One of the most interesting canine uses of yawning, however, is to send a pacifying message. The Latin roots of the word pacifying give us a good indication of the meaning of the word, since it comes from pax, meaning "peace," and facere, meaning "to make." The yawn contains no elements of fear, dominance or aggression. It is the exact opposite of a threat. When a dog is being menaced by another dog's aggressive signals, the target of this display may simply respond with a yawn. While the dog's human companion may view this as a sign of nonchalance or bored confidence, it is, in reality, sending a pacifying message. At the same time, yawning is not a sign of submission. The threatening dog will often break off its aggressive display immediately upon seeing its target yawn. It may even act a bit uncertain or unsure about what to do next, and then may begin to initiate tentative greeting and approach behaviors.
There is another situation where yawning can occur, but in this case it is a pacifying gesture given by a dominant dog. Suppose that a dominant animal is approaching a submissive dog who may be fearfully protecting something like food. In these circumstances the dominant dog may yawn, perhaps as a sign of friendly unconcern. This does seem to have a relaxing and calming effect on the fearful dog.
Dogs also read yawning signals in humans. I was once called upon to be a guest on a television show where we were to discuss the personalities of people who pick specific breeds of dogs. Several people had been asked to bring their dogs so that they could be interviewed about their relationships with their pets and why they chose them. When I was ushered onto the set, three sets of dogs and owners were already seated there. As is typical of such situations, the dogs were a bit fidgety with all the lights, movement and strange people around them. My place on the set was next to the host of the show. On my other side was a woman with a large Rottweiler. As I sat down the Rottweiler began to give a low throaty growl, and curled his lips to show his teeth while staring directly at me. Apparently, he was already uncomfortable in this strange situation, and having a stranger blithely sit so close to him was the last straw. He was now indicating that he wanted me to back away and give him some space. Unfortunately, I could not do that. Even worse, there was only a minute or two before we were supposed to go on air, so there was not time to go through the usual greeting ritual that I use when meeting an unfamiliar dog. Since there were few other alternatives, I simply looked off to the side, breaking eye contact with the dog and gave a large and exaggerated yawn. The dog looked at me and began to blink. I blinked back, and the dog settled quietly down to the floor with its head on my shoe. The threat had been defused.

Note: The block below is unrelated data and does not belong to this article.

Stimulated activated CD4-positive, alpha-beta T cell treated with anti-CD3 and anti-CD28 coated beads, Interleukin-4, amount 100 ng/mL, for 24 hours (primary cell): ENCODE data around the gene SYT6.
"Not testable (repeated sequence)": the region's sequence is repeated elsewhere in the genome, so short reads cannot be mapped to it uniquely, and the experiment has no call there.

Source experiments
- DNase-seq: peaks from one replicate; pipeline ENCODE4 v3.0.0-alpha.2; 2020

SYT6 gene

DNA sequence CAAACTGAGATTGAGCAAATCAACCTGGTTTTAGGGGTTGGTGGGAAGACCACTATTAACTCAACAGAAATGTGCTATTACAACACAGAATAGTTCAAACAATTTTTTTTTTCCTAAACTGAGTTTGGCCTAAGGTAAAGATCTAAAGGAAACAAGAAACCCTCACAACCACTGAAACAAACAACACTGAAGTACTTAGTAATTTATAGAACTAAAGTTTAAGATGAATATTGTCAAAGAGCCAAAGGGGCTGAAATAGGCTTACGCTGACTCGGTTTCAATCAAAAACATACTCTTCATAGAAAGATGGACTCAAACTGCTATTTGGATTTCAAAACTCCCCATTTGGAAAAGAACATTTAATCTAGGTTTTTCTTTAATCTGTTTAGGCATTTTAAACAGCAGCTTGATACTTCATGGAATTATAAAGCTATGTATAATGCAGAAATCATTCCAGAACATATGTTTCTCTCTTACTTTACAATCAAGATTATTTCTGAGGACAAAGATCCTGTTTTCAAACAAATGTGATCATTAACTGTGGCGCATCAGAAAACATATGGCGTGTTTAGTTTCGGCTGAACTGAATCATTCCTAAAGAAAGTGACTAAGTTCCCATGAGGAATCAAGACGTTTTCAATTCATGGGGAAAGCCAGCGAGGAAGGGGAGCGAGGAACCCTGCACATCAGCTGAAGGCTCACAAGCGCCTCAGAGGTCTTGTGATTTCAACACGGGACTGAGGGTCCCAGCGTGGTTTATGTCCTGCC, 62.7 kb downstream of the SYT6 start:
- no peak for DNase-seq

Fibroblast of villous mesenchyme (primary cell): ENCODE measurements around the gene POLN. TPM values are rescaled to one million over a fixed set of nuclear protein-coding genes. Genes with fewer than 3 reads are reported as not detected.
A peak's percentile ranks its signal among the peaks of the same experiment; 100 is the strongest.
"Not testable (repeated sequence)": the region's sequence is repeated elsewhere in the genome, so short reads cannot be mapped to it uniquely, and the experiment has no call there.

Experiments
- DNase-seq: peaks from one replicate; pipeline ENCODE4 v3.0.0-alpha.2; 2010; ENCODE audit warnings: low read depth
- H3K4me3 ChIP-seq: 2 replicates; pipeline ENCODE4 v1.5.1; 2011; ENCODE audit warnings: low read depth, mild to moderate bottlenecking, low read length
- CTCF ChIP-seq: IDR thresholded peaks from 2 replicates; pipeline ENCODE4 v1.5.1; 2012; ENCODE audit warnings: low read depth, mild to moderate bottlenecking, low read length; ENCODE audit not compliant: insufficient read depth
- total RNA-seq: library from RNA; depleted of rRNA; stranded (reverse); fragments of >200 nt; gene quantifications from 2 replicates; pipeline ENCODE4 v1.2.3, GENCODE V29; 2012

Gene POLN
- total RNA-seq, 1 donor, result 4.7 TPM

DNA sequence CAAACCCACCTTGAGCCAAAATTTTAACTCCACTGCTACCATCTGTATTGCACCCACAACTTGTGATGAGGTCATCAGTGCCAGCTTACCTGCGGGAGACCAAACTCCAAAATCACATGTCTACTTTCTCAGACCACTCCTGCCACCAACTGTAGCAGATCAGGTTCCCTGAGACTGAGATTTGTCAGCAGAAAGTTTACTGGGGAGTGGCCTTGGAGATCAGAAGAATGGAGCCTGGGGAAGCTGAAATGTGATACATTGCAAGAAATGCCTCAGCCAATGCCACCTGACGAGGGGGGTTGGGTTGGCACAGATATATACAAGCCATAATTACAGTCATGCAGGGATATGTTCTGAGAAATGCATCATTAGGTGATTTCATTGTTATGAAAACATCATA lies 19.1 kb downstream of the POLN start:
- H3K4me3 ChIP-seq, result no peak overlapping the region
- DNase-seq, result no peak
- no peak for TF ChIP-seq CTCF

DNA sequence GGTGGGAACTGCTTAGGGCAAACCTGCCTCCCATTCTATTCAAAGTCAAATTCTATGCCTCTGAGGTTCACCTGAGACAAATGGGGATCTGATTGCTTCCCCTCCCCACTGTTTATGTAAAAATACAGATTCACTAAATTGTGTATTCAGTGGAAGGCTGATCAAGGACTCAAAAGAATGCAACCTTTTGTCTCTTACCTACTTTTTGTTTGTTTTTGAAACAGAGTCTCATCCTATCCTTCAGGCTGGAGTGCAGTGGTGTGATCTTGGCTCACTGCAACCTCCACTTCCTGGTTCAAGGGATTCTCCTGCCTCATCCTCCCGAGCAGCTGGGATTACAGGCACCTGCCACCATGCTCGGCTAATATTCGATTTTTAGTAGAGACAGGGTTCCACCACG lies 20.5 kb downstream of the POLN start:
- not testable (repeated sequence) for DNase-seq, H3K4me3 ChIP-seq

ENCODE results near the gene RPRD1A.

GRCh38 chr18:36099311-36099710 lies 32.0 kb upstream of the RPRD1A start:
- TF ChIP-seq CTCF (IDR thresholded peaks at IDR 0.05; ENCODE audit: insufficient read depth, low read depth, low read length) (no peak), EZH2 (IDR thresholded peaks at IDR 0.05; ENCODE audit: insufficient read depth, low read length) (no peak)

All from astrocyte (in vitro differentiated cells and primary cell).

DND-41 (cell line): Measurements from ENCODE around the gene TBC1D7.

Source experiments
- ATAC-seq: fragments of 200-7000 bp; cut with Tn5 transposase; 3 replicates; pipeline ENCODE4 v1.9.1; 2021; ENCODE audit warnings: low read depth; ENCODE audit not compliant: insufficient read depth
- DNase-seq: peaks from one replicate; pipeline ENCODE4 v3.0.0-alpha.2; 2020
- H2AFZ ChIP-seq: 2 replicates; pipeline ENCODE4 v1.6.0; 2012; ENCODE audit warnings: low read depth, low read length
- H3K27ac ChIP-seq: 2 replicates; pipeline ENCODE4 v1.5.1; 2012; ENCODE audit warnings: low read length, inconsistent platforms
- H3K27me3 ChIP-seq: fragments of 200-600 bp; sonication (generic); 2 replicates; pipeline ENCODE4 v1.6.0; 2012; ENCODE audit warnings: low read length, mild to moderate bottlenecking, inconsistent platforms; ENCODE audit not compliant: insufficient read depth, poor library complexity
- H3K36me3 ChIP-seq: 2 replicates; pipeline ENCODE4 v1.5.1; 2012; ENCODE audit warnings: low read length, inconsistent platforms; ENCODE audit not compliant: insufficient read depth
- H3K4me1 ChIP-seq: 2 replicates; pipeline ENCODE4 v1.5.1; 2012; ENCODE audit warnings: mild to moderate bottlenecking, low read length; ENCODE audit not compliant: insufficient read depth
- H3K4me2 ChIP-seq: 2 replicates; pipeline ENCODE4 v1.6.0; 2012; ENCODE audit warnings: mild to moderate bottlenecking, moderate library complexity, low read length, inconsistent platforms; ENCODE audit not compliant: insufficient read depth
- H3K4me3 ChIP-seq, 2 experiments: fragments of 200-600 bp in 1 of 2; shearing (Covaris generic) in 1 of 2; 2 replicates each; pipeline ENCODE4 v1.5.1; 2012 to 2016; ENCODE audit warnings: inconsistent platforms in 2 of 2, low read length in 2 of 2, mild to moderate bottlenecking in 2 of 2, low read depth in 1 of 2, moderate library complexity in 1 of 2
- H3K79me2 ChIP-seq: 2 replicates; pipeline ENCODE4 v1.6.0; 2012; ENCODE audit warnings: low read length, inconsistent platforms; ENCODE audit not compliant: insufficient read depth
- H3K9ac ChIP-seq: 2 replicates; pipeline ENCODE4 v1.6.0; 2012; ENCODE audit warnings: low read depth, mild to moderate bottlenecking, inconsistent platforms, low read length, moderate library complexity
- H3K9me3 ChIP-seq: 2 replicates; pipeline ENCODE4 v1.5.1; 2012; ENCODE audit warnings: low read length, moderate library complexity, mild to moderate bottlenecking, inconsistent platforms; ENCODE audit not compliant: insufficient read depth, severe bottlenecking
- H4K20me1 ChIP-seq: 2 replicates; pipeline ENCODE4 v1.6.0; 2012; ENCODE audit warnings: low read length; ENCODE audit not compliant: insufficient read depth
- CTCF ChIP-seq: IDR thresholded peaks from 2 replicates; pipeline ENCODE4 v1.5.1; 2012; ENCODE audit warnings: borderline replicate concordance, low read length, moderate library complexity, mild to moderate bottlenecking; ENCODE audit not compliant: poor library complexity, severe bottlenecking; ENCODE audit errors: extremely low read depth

Since that time I have sometimes used yawning and sometimes suggested it to others when faced with potentially aggressive situations. Generally speaking, a yawn, followed by some other nonthreatening greeting response has caused the dog to which it was addressed to either cease or to tone down its aggressive display. Thus while yawning in public may be viewed as a relatively meaningless (or even an impolite) behavior among humans, it is conversation and conciliation when used by or to dogs.
Stanley Coren is the author of many books including: Born to Bark, The Modern Dog, Why Do Dogs Have Wet Noses? The Pawprints of History, How Dogs Think, How To Speak Dog, Why We Love the Dogs We Do, What Do Dogs Know? The Intelligence of Dogs, Why Does My Dog Act That Way? Understanding Dogs for Dummies, Sleep Thieves, The Left-hander Syndrome
Copyright SC Psychological Enterprises Ltd. May not be reprinted or reposted without permission